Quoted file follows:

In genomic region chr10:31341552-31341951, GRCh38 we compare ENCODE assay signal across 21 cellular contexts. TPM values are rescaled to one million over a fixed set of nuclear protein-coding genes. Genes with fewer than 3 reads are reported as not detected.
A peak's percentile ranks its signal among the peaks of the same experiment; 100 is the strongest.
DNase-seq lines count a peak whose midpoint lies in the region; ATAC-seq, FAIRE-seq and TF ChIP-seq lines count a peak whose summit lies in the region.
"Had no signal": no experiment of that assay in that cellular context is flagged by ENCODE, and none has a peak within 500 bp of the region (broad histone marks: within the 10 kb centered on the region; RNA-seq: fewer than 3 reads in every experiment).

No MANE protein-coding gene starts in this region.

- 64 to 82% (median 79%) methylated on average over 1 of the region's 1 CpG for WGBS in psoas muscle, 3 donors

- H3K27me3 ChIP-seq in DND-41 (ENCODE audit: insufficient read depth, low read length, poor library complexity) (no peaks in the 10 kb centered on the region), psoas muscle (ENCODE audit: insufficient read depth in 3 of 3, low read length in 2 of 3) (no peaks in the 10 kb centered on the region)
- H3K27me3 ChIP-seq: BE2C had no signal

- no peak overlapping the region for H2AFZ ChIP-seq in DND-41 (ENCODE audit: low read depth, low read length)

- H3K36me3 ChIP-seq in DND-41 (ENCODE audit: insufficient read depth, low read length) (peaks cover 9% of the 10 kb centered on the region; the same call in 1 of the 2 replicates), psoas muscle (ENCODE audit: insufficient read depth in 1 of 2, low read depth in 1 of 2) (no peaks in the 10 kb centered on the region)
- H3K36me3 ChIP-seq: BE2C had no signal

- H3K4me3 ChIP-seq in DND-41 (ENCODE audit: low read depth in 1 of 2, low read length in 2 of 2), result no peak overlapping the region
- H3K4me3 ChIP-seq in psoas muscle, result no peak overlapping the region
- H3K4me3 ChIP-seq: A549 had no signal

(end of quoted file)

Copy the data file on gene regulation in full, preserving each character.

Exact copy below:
In genomic region chr10:31341552-31341951, GRCh38 we compare ENCODE assay signal across 21 cellular contexts. TPM values are rescaled to one million over a fixed set of nuclear protein-coding genes. Genes with fewer than 3 reads are reported as not detected.
A peak's percentile ranks its signal among the peaks of the same experiment; 100 is the strongest.
DNase-seq lines count a peak whose midpoint lies in the region; ATAC-seq, FAIRE-seq and TF ChIP-seq lines count a peak whose summit lies in the region.
"Had no signal": no experiment of that assay in that cellular context is flagged by ENCODE, and none has a peak within 500 bp of the region (broad histone marks: within the 10 kb centered on the region; RNA-seq: fewer than 3 reads in every experiment).

No MANE protein-coding gene starts in this region.

- 64 to 82% (median 79%) methylated on average over 1 of the region's 1 CpG for WGBS in psoas muscle, 3 donors

- H3K27me3 ChIP-seq in DND-41 (ENCODE audit: insufficient read depth, low read length, poor library complexity) (no peaks in the 10 kb centered on the region), psoas muscle (ENCODE audit: insufficient read depth in 3 of 3, low read length in 2 of 3) (no peaks in the 10 kb centered on the region)
- H3K27me3 ChIP-seq: BE2C had no signal

- no peak overlapping the region for H2AFZ ChIP-seq in DND-41 (ENCODE audit: low read depth, low read length)

- H3K36me3 ChIP-seq in DND-41 (ENCODE audit: insufficient read depth, low read length) (peaks cover 9% of the 10 kb centered on the region; the same call in 1 of the 2 replicates), psoas muscle (ENCODE audit: insufficient read depth in 1 of 2, low read depth in 1 of 2) (no peaks in the 10 kb centered on the region)
- H3K36me3 ChIP-seq: BE2C had no signal

- H3K4me3 ChIP-seq in DND-41 (ENCODE audit: low read depth in 1 of 2, low read length in 2 of 2), result no peak overlapping the region
- H3K4me3 ChIP-seq in psoas muscle, result no peak overlapping the region
- H3K4me3 ChIP-seq: A549 had no signal